sexuality. Perversion? That word is very easily bandied around and I kind of want to move
it out and say "I'm an executive transvestite" - get it into this new area,
Izzard came out as a transvestite in 1984, at 22. As he was about to come out to the news
media, he figured he should tell his family, too. He braced for his dad's reaction. His
father said, "oh, OK." Audiences echoed that reaction.
What exactly is "Circle" about and why is it a "one-man show?" How
does if differ from a stand-up comedy routine?
"I think I am doing a stand-up comedy routine," says Izzard. "But when I
got to America, people were saying, 'Well this isn't really stand-up comedy' But it is in
my book. I mean, I get the impression that in America, stand-up comedy can be looked down
on in a way. If you're a stand-up comic you're expected to go, 'You know how it is when
you stick your finger in your ear and stick a hammer to your head - it really hurts.'So
I'm not quite like that."
Izzard started by performing street comedy during the 1980's and then "came up
through the comedy clubs of London," a circuit of 80 plus clubs. "So," he
says, "it is some form of stand-up comedy, but it's more surreal. Also, in theaters
they'll give you a lot more attention so you can (mess) around a lot more and widen things
out or go on long, disparate angles and put things together and be more complicated. But I
still think it's stand-up comedy."
Izzard's specialty, akin to that of American comic Jake Johannsen, is to find a theme,
deviate from it, weave a tangled web of thoughts - mixing the absurd with the pointedly
profound - and somehow, mostly, emerge with something both hilarious and coherent, gentle
He doesn't telegraph his jokes, but he will indicate that a punch line is approaching with
a slight hesitation in his voice and a sideways dart with his expressive eyes. He uses -
but doesn't overuse - the English language's favorite profanity with well-timed emphasis,
not for the rote "shock value".
He worked five months off Broadway in 1998. In June he broke
through with an HBO special, "Dress to Kill", shot in San Francisco, which set
the stage for this tour. Izzard, who has acted in movies such as "Mystery Men",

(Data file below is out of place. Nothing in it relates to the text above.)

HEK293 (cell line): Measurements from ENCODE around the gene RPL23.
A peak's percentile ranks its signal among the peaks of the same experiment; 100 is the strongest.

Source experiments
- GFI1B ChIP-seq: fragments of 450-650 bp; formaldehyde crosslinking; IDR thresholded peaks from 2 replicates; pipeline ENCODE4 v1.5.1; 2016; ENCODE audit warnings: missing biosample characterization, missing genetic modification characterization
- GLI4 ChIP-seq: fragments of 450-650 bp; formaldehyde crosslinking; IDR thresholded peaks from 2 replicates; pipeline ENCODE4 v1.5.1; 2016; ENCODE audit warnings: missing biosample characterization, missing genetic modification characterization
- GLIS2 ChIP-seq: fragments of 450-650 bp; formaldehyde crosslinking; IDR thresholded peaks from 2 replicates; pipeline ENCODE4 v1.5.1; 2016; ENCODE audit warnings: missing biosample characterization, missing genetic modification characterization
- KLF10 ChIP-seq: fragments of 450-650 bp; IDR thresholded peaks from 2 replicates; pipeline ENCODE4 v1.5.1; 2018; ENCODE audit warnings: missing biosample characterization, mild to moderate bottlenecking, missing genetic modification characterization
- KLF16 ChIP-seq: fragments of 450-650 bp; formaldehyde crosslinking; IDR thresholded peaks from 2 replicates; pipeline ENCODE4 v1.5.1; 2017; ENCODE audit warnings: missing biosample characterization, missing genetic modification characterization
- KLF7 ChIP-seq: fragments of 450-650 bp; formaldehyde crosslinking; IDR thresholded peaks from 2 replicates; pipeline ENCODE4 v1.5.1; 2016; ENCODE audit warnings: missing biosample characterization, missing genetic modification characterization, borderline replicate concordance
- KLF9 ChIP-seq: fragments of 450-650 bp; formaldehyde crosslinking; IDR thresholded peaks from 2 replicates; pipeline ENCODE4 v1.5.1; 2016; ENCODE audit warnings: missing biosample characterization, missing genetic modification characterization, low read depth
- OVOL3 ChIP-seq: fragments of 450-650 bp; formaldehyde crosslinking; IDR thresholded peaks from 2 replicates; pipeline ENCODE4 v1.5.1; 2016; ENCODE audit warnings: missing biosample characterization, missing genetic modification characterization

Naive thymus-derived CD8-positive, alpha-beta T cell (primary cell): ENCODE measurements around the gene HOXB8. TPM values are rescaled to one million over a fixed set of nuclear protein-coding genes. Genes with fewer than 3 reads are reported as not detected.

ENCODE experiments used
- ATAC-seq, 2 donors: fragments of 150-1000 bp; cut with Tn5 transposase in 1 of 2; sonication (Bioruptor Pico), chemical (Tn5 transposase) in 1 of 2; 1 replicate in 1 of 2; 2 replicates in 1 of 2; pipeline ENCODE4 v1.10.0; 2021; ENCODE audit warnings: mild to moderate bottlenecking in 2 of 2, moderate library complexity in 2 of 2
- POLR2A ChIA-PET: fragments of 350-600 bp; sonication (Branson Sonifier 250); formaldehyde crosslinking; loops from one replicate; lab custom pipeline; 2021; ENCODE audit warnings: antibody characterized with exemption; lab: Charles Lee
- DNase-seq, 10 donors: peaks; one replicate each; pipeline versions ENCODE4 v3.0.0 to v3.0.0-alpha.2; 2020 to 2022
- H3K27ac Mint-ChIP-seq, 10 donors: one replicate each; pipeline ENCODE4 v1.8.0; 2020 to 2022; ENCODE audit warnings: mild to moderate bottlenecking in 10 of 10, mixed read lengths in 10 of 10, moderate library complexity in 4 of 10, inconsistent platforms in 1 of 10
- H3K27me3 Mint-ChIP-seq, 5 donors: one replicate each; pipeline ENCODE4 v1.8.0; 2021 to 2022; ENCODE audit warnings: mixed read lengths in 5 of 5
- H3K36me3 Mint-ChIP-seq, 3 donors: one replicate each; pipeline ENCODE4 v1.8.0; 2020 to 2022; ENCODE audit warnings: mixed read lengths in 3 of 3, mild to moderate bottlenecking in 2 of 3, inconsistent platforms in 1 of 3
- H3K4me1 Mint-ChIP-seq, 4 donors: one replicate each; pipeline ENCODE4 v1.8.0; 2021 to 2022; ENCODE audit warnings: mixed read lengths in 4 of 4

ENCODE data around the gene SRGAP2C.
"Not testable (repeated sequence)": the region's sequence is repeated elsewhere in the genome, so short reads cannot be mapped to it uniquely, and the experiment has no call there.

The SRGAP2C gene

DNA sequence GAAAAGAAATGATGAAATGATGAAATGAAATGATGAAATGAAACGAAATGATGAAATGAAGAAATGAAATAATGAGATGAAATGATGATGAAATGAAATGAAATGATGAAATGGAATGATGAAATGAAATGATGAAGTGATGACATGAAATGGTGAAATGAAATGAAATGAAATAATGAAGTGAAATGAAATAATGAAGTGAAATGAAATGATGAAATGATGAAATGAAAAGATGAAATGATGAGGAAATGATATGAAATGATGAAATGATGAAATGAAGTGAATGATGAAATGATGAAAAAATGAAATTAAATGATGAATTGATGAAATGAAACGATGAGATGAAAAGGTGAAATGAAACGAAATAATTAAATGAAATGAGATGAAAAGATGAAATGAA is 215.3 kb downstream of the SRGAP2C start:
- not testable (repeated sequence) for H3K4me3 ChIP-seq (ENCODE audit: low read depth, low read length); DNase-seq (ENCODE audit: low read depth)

"The Avengers" and "Velvet Goldmine" among others, says he doesn't
write down his material - it's all spew. "I've tried to do a concept," he says,
"but it doesn't work. I was trying to on this one which I haven't done yet at
all." He says his act is like a conversation, albeit a one-sided one, with his
audience. He likens it to a bloke in a pub who bends your ear. He says he is horrible at
structure - "it's my weakest area, so if you do get a shape that sort of works,
that's kind of accidental."
"Circle", he says, may be based on this notion: "The planet is circular,
the sun is, everything goes around in an orbit...um...major Native American religion
believed in circles - everything goes back to the land." He sighs and tries again.
"I am trying to talk about some sort of relational sphere, and look back to the
classical Greek thinkers, and I'm still toying around with that - I was trying to see if
there was some sort of link there. At the moment, it's still a work-in-progress. My shows
are always work-in-progress."
He's not aiming for "middle America but just switched-on, alternative-thinking
America. It's not the entire population, but who wants 265 million people coming to a gig?
Don't need it." And Izzard defines entertainment not just by the number of customers
in the seats or the laughs heard in the hall. "For me," he says, "I kind of
entertain myself, actually, so I don't really care what (happens). It's me doing stuff and
going, 'Oh that's funny.'"